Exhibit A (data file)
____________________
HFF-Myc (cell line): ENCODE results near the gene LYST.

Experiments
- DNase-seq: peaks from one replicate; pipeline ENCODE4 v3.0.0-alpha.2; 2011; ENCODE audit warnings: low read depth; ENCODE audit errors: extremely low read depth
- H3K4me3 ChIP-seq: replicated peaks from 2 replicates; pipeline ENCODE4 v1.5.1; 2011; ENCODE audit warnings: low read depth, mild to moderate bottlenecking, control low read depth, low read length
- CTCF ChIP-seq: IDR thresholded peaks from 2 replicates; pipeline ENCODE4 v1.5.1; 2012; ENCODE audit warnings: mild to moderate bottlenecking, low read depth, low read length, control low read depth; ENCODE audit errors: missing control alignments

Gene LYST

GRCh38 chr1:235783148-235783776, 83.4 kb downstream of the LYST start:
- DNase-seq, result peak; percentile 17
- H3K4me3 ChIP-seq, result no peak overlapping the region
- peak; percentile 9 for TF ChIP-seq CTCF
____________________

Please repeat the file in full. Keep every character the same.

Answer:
HFF-Myc (cell line): ENCODE results near the gene LYST.

Experiments
- DNase-seq: peaks from one replicate; pipeline ENCODE4 v3.0.0-alpha.2; 2011; ENCODE audit warnings: low read depth; ENCODE audit errors: extremely low read depth
- H3K4me3 ChIP-seq: replicated peaks from 2 replicates; pipeline ENCODE4 v1.5.1; 2011; ENCODE audit warnings: low read depth, mild to moderate bottlenecking, control low read depth, low read length
- CTCF ChIP-seq: IDR thresholded peaks from 2 replicates; pipeline ENCODE4 v1.5.1; 2012; ENCODE audit warnings: mild to moderate bottlenecking, low read depth, low read length, control low read depth; ENCODE audit errors: missing control alignments

Gene LYST

GRCh38 chr1:235783148-235783776, 83.4 kb downstream of the LYST start:
- DNase-seq, result peak; percentile 17
- H3K4me3 ChIP-seq, result no peak overlapping the region
- peak; percentile 9 for TF ChIP-seq CTCF